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a bipartisan vote of 18-8. i would also like to thank the majority leader, mitch mcconnell. he introduced legislation that would provide permanent health care solution for our miners. you know what, with all of us pulling together, working together, i'm confident that the senate will act before the end of this month to continue this critical health care benefit for our miners. i ask my colleagues for support in addressing this critical issue for our working families. thank you. mr. cornyn: mr. president. the presiding officer: the senator from texas. mr. cornyn: mr. president, yesterday the senate judiciary committee voted out the nomination of judge neil gorsuch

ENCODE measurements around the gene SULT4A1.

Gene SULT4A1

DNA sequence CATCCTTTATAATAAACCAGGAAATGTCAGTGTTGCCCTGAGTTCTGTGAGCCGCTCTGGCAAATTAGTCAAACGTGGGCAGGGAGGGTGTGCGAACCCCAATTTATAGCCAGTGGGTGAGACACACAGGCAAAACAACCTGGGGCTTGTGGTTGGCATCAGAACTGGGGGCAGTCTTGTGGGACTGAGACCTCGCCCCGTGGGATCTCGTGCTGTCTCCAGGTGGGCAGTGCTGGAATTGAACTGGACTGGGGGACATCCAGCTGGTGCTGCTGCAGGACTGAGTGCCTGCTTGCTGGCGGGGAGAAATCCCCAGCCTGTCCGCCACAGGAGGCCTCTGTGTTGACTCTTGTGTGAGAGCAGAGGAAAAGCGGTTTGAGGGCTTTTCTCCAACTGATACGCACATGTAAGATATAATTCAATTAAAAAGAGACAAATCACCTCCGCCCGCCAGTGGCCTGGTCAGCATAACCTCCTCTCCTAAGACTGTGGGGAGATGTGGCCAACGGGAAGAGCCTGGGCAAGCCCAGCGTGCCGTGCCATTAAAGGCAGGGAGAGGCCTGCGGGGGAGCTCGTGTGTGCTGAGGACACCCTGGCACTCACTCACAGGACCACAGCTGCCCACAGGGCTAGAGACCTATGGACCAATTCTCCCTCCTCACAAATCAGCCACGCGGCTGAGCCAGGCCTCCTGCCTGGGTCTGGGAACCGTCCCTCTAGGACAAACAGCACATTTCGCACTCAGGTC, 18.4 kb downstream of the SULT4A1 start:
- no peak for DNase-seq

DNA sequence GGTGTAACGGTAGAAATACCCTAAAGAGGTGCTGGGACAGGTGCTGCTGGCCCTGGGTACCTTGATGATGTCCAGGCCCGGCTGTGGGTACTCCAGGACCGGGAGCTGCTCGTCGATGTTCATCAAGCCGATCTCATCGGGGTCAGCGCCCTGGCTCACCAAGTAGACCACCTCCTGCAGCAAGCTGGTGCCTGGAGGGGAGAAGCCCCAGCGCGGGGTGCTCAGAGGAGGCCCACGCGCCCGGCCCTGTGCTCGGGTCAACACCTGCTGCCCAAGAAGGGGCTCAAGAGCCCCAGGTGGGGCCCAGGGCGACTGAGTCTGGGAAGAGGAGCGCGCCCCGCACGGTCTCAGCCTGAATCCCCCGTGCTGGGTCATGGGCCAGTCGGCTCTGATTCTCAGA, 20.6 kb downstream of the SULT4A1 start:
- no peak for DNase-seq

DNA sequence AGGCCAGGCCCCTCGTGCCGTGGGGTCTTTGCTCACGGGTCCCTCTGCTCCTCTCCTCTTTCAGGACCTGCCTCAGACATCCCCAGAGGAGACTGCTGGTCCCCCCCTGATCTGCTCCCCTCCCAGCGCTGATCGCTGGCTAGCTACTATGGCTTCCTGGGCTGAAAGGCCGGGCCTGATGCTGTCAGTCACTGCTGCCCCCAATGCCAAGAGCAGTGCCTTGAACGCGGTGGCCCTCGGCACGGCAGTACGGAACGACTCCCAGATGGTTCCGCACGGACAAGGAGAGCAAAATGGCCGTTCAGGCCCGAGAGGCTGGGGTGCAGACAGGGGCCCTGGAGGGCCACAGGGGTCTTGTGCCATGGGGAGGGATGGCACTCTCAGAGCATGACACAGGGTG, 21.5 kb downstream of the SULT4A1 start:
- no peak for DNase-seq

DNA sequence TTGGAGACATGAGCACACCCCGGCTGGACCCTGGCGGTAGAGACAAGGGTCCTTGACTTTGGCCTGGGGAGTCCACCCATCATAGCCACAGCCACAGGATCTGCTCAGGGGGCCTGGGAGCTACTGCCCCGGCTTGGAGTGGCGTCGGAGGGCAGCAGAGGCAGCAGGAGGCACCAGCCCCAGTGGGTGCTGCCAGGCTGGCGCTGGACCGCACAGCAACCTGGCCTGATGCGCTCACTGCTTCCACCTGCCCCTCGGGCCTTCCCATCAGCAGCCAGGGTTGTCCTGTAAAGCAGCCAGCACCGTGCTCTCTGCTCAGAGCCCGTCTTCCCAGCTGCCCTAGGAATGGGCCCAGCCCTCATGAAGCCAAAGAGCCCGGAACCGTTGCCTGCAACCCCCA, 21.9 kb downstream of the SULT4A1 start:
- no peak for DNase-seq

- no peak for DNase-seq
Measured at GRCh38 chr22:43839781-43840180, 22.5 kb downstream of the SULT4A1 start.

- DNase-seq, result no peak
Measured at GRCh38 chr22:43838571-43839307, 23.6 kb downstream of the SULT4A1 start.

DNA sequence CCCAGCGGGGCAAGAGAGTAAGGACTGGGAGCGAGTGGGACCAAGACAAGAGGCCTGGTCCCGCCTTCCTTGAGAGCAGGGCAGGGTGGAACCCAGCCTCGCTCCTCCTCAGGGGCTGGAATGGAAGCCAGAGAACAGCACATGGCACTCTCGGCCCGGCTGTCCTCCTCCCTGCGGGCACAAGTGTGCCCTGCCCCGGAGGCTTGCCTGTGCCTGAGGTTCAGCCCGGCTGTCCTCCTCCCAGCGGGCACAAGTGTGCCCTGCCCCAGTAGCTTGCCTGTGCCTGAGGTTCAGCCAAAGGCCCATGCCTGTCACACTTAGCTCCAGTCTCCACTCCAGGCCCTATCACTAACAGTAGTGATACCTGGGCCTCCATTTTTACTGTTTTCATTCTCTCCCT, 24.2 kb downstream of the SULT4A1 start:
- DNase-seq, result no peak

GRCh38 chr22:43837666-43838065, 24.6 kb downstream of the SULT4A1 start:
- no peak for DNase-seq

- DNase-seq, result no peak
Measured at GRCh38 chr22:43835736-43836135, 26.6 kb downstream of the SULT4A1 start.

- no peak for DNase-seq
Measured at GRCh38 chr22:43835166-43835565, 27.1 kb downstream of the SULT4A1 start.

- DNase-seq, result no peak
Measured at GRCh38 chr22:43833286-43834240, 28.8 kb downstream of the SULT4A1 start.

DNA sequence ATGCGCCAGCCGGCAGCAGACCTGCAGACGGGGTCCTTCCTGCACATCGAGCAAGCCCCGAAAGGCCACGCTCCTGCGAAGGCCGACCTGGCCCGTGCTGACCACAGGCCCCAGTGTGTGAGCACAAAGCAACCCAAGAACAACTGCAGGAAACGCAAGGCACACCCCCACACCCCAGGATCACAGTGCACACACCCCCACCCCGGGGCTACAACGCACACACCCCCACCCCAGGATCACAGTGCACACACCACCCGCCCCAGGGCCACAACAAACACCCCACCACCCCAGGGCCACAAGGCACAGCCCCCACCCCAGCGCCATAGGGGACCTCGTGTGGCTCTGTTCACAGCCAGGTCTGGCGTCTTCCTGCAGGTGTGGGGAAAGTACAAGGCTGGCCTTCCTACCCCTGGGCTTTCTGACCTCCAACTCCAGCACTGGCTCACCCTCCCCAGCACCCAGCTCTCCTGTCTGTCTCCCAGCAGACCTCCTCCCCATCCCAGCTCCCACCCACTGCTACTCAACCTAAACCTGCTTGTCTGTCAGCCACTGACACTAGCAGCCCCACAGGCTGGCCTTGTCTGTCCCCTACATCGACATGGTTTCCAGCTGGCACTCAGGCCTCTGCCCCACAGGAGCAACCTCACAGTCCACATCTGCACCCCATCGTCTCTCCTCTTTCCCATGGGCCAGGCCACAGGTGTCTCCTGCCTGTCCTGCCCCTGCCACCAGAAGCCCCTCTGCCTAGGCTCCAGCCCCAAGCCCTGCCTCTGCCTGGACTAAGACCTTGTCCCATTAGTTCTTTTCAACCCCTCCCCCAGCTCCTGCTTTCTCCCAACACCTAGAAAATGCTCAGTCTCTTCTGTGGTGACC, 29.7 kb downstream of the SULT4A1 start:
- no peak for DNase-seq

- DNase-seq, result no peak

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to fill the vacancy on the supreme court left by the death of justice scalia. during the meeting, as the presiding officer knows, our democratic colleagues trotted out the same old tired arguments we've heard time and again about judge gorsuch. in the end, though, none of those arguments hold war and, of course, many of them aren't even about him. instead these arguments reveal how our colleagues across the aisle are grasping for reasons to justify an unprecedented partisan filibuster of a supreme court justice. now, some object to the nomination of judge gorsuch because they claim he refuses to answer specific questions, but i ask -- how would any of us feel if the judge before whom we might later appear had previously, in order to get a nomination of his -- how he